Why Do Doctors Dislike Electronic Health Records? - Comments Page 1

Category: Health



All Comments on: "Why Do Doctors Dislike Electronic Health Records?"

Comment Page: 1 |  2 

Posted by:

Lipwah Louie
14 Aug 2020

It should be doctor discretion what needs to be entered since many times the condition is a simple answer that doesn't necessarily require a detailed explanation. The only required information I believe should be medications and the condition it's for as well as significant conditions (ex. cancer) or on going medical conditions (ex. diabetes)

Posted by:

Don
14 Aug 2020

As long as the system is used for bookkeeping by Medicare, Medicaid, Insurers etc, it will stay. I'm sure to that end it is an efficient system. I don't see it going away but getting a doctors input as to the user interface would be a great idea. If the doctors aren't the ones who are paying for the system though, there is no incentive to change it. Gathering and using data is rarely designed with the person inputting the data in mind.

Posted by:

Charley
14 Aug 2020

I don't know about how much extra time the doctors need to spend on EHR, but my doctors seem to like it and so do I. I get to see all my information from my visits with all my doctors, test results, etc. And, with only a few exceptions, all my doctors can see all my visits to my other doctors. That is largely because most of my doctors are in one group is one common EHR system. They have a PC in each examining room where the nurse enters the vitals, the doctor can see those, the medications I am taking, etc.

Some of my doctors dictate their comments and they are later transcribed and entered into the EHR(usually by people - there are some companies that do the transcriptions - but possibly that has now evolved to voice recognition technology).

Posted by:

Lucy
14 Aug 2020

Thank you Bob for bringing this to your readers' attention. Many I am sure did not know that doctors have to follow these rules to get paid.

I believe these records are available to insurance companies when we apply for life insurance. Just having the "bad" things recorded would not look good to the actuary so it is probable a really good thing that everything is recorded about each visit. It gives a better all round picture of our general health and the fact that we have annual physicals, showing we care about our good health.

We actually believe, as Bob alluded too, that a physician running late is actually a good thing, it likely means he or she is taking good care of their patients.

So at the risk of sounding corny == let us all be patient patients.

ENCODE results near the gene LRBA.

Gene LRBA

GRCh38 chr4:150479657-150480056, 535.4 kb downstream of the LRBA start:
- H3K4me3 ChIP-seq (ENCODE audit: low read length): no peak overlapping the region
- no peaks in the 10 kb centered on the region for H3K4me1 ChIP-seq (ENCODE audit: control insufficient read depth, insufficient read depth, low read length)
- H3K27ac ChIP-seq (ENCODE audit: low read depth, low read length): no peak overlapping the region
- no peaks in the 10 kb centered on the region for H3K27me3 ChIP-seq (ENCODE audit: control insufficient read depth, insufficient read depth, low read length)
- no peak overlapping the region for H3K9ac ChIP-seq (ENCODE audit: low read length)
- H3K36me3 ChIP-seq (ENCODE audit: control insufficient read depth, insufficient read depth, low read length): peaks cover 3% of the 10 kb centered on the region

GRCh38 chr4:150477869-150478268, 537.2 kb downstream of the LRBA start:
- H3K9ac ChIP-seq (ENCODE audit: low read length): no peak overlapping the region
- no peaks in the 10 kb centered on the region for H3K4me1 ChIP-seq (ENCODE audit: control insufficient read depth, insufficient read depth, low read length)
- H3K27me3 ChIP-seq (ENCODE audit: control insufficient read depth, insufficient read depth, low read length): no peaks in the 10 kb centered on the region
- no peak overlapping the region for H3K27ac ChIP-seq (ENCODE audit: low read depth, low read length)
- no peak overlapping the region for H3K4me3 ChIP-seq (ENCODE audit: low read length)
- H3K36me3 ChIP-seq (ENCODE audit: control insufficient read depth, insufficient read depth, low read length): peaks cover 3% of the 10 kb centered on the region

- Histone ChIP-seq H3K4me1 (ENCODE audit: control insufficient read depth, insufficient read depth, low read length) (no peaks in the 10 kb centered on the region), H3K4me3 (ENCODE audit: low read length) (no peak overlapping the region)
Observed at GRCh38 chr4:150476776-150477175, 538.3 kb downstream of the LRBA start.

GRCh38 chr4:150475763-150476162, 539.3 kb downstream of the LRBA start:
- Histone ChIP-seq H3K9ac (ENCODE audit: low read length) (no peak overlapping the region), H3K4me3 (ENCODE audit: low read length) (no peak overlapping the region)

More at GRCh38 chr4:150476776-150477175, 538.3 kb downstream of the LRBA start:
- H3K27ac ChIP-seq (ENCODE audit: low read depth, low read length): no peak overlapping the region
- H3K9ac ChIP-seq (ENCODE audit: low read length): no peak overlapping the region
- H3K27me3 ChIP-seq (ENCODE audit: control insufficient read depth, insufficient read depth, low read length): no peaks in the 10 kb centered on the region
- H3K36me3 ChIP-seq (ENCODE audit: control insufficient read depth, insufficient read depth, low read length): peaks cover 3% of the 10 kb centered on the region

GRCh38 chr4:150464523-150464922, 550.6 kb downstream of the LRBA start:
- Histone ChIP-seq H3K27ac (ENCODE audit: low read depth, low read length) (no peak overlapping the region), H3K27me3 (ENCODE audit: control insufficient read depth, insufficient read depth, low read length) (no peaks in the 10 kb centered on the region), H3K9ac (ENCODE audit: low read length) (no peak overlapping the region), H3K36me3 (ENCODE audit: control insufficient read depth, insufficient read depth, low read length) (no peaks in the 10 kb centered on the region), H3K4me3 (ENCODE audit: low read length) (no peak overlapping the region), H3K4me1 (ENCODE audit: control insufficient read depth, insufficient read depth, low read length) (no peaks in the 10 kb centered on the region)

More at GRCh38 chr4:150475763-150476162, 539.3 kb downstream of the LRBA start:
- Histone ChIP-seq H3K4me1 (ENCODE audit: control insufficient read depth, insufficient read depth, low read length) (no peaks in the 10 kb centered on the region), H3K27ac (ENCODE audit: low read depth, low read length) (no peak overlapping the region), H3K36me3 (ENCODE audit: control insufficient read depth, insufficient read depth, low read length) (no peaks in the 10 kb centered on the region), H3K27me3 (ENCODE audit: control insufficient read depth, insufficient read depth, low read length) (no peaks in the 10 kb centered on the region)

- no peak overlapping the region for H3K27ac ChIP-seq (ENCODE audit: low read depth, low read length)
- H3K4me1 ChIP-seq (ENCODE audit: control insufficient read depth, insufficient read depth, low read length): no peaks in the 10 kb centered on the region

Posted by:

Jim H.
14 Aug 2020

Doctors don't like them? What about the patients who (I did one today) have to answer questions about my health history that is already part of my electronic records?
I don't mind adding new things, but the old stuff needs to be ignored on an update.
AND, my ability to correct an old record is not possible.

Posted by:

Russ
14 Aug 2020

I am curious about the ages of the doctors in the studies. I know that some of my older doctors are not as comfortable with computers. One even takes much more time than this article indicates to enter data. I have one doctor who still uses dictation to enter data.

Posted by:

Robert
14 Aug 2020

Great topic. I don't buy their estimate of report writing to patient contact time. I've seen my doctor's notes on my visits and they seem rather simple and don't much reflect anything different from our conversation during the visit. If there is more being added to or reviewed in the records, then the appropriate course of study would be observing the doctors as they do their work, not a survey of the doctors impressions of how they do their work. Efficiency in user interface is a complaint in many systems. It's surprising to me that all businesses haven't become "cleaner" in the User Interface department. Maybe programmers just don't listen to the UI folks. ;-{)

Posted by:

Bob Kinsler
14 Aug 2020

Dragon Software for the MD, OD and others to speak into and have the words appear on the necessary forms (as I suggested to the VA some time ago).

Posted by:

Stef Wohl
14 Aug 2020

Many times the only word to describe how I feel is a Yiddish expression. Since most all the doctors I used to see spoke, or at least understood the expressions there was no problem what so ever. Doctor "Chippy" Felson who grew up in the same ghetto of Cincinnati as my father spoke Yiddish. There never was a problem. Chippy's hand was in your hand not on a keyboard and he was looking directly into you eye, not a glowing blue screen making typos. Two generations later and computers do not understand Yiddish or probably any other language. [Note: I've been around computers since the IBM 360, tape drives and when the first hard drives were around a foot and a half in diameter and very heavy.] Thanks for allowing my rant. LOL

Posted by:

TommyGuns
14 Aug 2020

The missing piece in this is the fact that doctors have to see so many patients a day. Even without the data input, having to see a patient every 15 minutes doesn't allow for any in-depth evaluation and/or treatment. If they did not have to see so many patients, or they had someone else available to enter the information while the doctor takes care of the patients, would solve much of the problem. But that would mean cutting into the profit margins of the corporations involved. It's no wonder that concierge medicine is expanding across the country.